The history of card counting began in 1962 when Dr. Edward O. Thorp published his book Beat the Dealer. The book soon became a blackjack counting bible and Thorp was still considered the father of card counting, although there are now several strategies that do not work any more. After publishing Beat the Dealer, card counting increased to an unprecedented level. The book was so popular that it even got onto the New York Time's best-seller list. Thorp used computers to show which cards are more beneficial for the players and which for the dealer. After calculating which cards have already been played, it was easy to guess what was left. Casinos were shocked and they had to act urgently therefore, they changed the rules. But players revolted. Finally, original rules were restored and casinos began to introduce multiple shoes and if someone was sentenced on counting, they were banned from the casino.
Card counting had existed well before publishing Thorp's book. Prior to the book, Jess Marcum and Joe Bernstein had successfully used methods of counting blackjack against the casino. In 1957, Roger Baldwin, Herbert Maisel, Wilbert Cantney and James McDermott developed a card-counting system using mechanical calculators. First, Ken Uston wrote a book titled Big Player Team on card counting tactics. In the book, he described how he took part in Al Francesco's counting team. During the action, players were sent to various blackjack tables to decide which was the best table. This method bought some $ 3 million to Uston's team, being the most successful card counting action of all times. Later, Uston became sometimes the most famous card counter, thanks to those books he published on the subject, and he also appeared on numerous television programs.
Beside Ken Uston and Al Francesco, Tommy Hyland is often referred to as one of the most famous card counters. He convened a team of card counters, and headed to Las Vegas, Atlantic City and the Bahamas but finally, they were banned from the casinos.
The 70's and 80's were considered as milestones in the history of card counting as the first computers were introduced that time. Applying computers, errors could have reduced and winnings could have increased.
Perhaps the most well-known card counting team was the MIT Blackjack Team. The famous Massachusetts Institute of Technology college students decided to try card counting. Their story is well known from Ben Mezrich's book Bringing Down the House. Based on the story of one of the casino's security investigators, they won $ 400,000 in a week in Las Vegas.
Another big name is Julian Braun, who created an optimal card counting system as a technician for IBM.
Let's not forget about Lawrence Revere though who was a casino pit boss at an earlier time, but later became a professional gambler and blackjack player. He also invented several card counting systems and wrote about the details in his books. One of his best-known books, Playing Blackjack as a Business, discusses the strategies in details.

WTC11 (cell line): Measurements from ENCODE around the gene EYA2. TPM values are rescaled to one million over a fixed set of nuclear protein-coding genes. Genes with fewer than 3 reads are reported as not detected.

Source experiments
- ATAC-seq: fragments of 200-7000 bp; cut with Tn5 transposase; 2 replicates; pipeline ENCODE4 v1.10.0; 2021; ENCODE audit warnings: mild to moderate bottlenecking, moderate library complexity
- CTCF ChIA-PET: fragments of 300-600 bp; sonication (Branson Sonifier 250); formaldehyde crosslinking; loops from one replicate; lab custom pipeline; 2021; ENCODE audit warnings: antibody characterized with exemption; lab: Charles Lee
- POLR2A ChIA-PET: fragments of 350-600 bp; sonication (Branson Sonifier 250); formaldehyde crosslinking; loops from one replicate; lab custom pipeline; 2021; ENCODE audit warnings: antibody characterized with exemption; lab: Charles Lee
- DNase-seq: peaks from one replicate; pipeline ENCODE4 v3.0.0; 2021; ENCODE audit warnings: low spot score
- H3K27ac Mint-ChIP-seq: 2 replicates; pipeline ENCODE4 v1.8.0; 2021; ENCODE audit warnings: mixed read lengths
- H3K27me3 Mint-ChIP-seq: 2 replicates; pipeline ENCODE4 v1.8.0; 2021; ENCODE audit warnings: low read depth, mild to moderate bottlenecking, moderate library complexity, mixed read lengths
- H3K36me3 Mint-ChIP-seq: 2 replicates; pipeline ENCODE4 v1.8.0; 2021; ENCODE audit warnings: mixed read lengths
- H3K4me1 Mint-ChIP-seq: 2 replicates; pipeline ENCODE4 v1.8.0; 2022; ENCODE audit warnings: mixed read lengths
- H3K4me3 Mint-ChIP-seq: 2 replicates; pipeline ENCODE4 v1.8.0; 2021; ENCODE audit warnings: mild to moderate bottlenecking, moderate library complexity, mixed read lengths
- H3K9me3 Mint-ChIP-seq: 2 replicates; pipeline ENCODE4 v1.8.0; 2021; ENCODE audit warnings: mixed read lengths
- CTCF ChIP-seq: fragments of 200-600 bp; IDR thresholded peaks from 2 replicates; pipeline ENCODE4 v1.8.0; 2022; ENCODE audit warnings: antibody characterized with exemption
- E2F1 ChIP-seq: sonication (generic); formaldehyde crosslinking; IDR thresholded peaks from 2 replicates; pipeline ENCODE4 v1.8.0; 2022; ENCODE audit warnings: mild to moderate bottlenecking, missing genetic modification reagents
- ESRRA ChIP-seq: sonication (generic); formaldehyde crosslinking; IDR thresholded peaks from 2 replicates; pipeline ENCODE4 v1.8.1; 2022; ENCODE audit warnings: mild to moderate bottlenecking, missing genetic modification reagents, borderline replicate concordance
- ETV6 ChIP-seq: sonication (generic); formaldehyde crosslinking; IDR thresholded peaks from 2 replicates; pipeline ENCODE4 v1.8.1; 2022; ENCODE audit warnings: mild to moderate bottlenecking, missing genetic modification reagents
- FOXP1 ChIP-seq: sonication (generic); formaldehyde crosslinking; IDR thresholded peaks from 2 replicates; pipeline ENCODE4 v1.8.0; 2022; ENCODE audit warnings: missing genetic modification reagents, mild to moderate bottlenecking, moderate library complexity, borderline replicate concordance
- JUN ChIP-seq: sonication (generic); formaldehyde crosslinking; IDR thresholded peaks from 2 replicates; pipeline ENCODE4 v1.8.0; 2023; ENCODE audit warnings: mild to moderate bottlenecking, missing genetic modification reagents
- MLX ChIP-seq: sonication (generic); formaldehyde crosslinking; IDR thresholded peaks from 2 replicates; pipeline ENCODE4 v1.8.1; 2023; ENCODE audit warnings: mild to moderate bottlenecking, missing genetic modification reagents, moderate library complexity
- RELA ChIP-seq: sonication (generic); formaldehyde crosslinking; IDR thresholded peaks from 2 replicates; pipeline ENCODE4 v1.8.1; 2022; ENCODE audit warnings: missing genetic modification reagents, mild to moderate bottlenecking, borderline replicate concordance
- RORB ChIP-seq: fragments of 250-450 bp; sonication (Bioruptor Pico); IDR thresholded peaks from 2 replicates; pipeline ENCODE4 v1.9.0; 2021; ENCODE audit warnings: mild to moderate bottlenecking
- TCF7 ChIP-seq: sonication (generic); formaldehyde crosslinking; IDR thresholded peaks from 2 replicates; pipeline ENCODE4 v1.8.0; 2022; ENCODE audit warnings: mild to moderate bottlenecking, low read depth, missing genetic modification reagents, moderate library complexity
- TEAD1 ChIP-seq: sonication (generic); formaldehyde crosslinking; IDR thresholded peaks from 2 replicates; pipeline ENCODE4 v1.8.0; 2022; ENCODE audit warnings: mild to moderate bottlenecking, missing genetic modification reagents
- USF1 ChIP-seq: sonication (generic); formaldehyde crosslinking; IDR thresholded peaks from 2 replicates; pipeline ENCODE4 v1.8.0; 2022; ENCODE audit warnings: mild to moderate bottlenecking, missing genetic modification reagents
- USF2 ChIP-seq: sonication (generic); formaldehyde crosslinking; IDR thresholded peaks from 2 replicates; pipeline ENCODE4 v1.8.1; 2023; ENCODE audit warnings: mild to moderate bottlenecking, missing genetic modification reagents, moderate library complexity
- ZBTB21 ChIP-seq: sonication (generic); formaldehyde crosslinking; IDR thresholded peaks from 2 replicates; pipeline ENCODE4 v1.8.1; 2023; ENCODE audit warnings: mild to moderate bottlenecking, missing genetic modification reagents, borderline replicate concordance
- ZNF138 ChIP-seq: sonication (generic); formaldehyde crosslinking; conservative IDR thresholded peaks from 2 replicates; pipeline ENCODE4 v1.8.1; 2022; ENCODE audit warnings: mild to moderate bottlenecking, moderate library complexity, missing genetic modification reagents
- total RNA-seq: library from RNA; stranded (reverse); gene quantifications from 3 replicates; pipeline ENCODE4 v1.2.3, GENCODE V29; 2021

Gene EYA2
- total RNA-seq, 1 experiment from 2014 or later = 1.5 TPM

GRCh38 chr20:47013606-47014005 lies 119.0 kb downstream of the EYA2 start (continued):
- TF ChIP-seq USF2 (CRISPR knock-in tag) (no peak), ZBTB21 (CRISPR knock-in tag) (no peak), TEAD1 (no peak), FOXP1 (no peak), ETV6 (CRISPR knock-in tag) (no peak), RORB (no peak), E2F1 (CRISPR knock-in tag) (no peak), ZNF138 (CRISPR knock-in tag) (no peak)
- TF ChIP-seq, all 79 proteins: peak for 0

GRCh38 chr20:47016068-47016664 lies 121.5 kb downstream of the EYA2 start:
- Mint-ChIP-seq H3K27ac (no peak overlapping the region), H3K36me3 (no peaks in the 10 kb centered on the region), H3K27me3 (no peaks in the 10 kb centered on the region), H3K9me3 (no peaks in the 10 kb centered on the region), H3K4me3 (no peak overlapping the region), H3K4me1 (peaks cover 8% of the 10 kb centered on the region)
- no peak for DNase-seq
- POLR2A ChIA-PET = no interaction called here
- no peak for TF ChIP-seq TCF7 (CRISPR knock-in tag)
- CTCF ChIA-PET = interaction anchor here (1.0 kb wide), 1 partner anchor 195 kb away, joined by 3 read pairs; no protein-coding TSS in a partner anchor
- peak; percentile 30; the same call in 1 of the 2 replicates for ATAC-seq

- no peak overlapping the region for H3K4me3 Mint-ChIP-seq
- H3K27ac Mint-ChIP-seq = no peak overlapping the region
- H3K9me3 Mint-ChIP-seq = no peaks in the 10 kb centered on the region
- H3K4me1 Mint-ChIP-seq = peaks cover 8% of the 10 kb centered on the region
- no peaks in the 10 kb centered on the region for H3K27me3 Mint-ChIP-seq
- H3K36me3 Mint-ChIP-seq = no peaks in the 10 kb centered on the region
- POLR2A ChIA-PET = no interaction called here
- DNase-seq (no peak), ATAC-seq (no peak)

Apart from the above, in the history of blackjack card counting, only cat-and-mouse failures were going on. Counters are always trying to go one step further, while casinos are trying to catch them.
But as strategies were developing further, casinos invented even more effective methods to identify card counters and ban them. To become a successful card counter, one does not need to be a mathematical genius, just a little concentration and focus needed. There is no need to keep every card in mind, just need to know about what is still left in the shoe.
On the Internet, many personal stories are circulating about successful and not so successful card counters. One of them told a story about how he came across the mysteries of card counting at the age of 21. With their friends, they went to Vegas for the weekend, but before the journey, he decided to read a little bit about casinos. He found that all games in the casinos give the house an edge over the players, but it is possible to win with certain blackjack techniques. He bought a book on card counting, learned the rules, memorized the basic strategies and studied some systems, and then he set off for Las Vegas with $ 40 in his pocket. He played in a live casino for the first time in his life. A few hours later, his $ 40 turned to $ 165 and that was enough impetus to return to Vegas several times exploring other casinos. Later, it turned out that playing in the Frontier Hotel was most favorable for the players. Between his trips to Las Vegas, he read even more books about card counting and mastered the most popular strategies. He developed his knowledge to such a level that he was able to count a deck in 14 seconds. He also learned how the cat and mouse game was going on with the casino's pit boss and how to get more complementary meals in a 30-minute, $ 5 game.
The only risk of card counting is that if somebody is caught, he can be banned for a lifetime from the casino. This player actually moved to Las Vegas but he rarely plays blackjack today. Although card counting did work in his case, he never thought to try to make a living from it. He is counting only because he enjoys playing the game.